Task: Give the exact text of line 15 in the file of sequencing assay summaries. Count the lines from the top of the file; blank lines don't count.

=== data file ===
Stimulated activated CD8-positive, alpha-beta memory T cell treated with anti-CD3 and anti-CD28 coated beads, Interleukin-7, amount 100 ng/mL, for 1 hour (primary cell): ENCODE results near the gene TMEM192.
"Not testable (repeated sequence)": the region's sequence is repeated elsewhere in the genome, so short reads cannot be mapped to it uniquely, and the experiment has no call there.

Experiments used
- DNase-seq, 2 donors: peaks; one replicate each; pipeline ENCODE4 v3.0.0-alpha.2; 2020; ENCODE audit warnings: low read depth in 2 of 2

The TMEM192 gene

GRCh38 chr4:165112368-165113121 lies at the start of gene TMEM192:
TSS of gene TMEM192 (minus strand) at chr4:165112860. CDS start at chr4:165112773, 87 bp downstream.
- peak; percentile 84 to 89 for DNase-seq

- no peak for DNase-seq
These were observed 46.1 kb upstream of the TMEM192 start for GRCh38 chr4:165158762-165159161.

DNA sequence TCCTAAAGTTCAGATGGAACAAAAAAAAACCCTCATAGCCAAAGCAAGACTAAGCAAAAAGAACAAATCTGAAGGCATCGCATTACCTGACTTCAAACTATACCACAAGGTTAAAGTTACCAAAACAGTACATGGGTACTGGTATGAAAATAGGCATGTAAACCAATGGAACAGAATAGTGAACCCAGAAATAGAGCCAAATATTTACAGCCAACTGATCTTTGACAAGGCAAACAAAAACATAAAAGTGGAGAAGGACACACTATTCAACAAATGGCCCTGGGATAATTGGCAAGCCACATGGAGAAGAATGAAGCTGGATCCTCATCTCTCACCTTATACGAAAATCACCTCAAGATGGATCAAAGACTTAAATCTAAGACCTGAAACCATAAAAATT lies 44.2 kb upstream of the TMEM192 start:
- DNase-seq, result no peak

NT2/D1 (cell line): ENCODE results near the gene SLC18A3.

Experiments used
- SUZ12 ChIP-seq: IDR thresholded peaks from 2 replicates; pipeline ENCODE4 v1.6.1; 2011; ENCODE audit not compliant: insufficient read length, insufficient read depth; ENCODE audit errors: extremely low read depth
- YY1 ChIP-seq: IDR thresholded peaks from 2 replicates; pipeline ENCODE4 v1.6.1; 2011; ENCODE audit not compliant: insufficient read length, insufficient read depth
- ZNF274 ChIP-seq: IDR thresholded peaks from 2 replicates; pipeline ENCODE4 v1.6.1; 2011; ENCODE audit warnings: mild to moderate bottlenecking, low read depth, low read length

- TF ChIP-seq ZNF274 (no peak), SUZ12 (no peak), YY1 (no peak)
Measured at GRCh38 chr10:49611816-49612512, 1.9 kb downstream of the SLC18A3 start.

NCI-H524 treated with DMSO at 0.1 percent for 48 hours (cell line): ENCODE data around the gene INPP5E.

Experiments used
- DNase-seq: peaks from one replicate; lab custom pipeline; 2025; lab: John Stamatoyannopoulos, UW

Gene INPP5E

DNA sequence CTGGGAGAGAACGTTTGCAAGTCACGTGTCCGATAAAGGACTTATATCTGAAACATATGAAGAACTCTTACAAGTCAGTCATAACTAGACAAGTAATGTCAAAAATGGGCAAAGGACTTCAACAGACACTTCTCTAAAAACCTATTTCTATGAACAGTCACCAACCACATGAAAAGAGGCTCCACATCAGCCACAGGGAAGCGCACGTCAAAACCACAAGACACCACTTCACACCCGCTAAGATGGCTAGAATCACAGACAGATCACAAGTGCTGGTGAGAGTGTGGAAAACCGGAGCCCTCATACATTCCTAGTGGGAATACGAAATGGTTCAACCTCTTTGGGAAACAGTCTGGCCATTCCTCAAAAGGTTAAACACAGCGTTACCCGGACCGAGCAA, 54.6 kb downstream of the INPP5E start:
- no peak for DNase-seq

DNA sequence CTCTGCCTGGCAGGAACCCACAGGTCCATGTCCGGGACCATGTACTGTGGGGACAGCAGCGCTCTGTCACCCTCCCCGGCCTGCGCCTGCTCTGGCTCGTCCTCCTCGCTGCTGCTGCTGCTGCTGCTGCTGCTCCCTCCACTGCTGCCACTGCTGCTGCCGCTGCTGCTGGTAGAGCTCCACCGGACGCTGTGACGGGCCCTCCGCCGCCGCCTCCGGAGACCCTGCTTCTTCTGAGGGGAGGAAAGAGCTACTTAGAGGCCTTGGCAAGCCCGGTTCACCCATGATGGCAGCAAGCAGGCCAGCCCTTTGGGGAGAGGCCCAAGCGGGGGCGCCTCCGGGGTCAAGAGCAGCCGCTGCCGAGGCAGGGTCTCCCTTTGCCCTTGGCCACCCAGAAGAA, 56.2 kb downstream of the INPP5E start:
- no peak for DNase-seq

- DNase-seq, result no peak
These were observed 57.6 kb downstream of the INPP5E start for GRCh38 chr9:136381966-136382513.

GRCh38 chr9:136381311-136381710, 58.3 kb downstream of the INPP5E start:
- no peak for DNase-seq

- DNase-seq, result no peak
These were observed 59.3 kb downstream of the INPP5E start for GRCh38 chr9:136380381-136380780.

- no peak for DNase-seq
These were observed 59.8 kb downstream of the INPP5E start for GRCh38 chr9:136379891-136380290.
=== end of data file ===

- SUZ12 ChIP-seq: IDR thresholded peaks from 2 replicates; pipeline ENCODE4 v1.6.1; 2011; ENCODE audit not compliant: insufficient read length, insufficient read depth; ENCODE audit errors: extremely low read depth